Tauba Auerbach 'Tetrachromat'16/11/2011
Tetrachromat is Tauba Auerbach's latest series of works. Exhibited at Norway's Bergen Kunsthall Gallery, and running through till December 22nd.
The title of the exhibition plays on the notion of ‘tetrachromatic' vision. People normally perceive the world around them trichromatically (in three colours). Humans have three types of receptor for the perception of colour with varying sensitivities: red, green and blue. A new theory exists that there may be a small percentage of people (only women) who have a fourth colour receptor, which makes them ‘tetrachromatic’. In order to play on such ideas of a fourth component which, if it could be proven, would radically change our view of the world, Auerbach employs two analogies in this exhibition – the spatial (the idea of a fourth dimension) and the spectral (a fourth colour spectrum).
Since 2009, Auerbach has created a body of work she calls “fold paintings”. Inasmuch as they obscure the boundaries between two- and three-dimensionality, these paintings can be understood as an analogy that raises the possibility of a concept of four dimensions. In these paintings she twists and folds the canvas, ironing or pressing it such that the folds are embedded in the material. Then the canvas is spread out and spray-painted while it still has its three-dimensional contour. The result – after the paint has dried and the canvas has been stretched – is an almost perfect registration of the previous three-dimensional form of the surface. The surface takes on a trompe l’oeil effect as a convincing reproduction of three-dimensional form on a surface, not unlike traditional mimetic painting – but in this case based on inventiveness rather than painterly virtuosity.
Auerbach often works in series where she uses both digital and older craft-based methodologies, such as sign painting or weaving – not for nostalgic reasons, but to throw ideas surrounding ‘technologies’ into relief. So it is perhaps also a natural consequence that she treats painting as a technology on an equal footing with other visual forms of communication – from the cuneiform script of ancient Mesopotamia to digital printing.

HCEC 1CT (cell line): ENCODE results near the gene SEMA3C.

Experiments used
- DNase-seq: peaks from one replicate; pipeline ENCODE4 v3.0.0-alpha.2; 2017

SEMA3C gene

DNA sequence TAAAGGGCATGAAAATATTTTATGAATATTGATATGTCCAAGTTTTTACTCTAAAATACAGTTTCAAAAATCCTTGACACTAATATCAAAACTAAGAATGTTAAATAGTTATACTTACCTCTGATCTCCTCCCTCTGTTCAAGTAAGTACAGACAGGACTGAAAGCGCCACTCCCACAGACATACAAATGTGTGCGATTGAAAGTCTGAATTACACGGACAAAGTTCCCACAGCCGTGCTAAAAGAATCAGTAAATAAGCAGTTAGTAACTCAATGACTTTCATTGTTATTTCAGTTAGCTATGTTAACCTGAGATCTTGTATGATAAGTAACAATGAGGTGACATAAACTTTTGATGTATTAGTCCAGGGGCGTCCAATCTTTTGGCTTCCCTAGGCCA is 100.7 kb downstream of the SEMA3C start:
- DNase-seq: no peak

The fold paintings relate directly to this way of understanding painting – as a technology where the mechanical qualities that are specific to the medium are exploited, but also force the painting to behave in ways we associate with other technologies. Recalling the photographic process, the painting is ‘developed’ in the course of the time it takes to spray-paint the surface, in the same way as an image is developed on photographic paper in the chemical bath in the darkroom, or on the film in the camera. Contrasts and contours in Auerbach’s paintings are similarly intensified by a longer ‘exposure’ of the paint on canvas.
Besides developing the series of fold paintings further, Auerbach has produced a whole new series of works for the exhibition at Bergen Kunsthall. In these she exploits various weaving techniques where the canvas is cut into strips, only to be woven together again in a series of different patterns designed by the artist herself. Instead of presenting spati¬ality by means of colours, she builds up the surface through pure structure and form. In these works Auerbach takes her point of departure in the corner figure which is precisely a precondition of three-dimensionality.
Tauba Auerbach has long worked with different types of book production. Recently these have developed into independent sculptural works that continue Auerbach’s research on multidimensionality and the importance of colour for spatiality. She presents several new book sculptures in this exhibition, and in a way these function as manuals for thinking about the project by constantly revolving around the question “How can we imagine what is impossible to sense?”
// Bergen Kunsthall, Rasmus Meyers allé 5, 5015 Bergen, Norway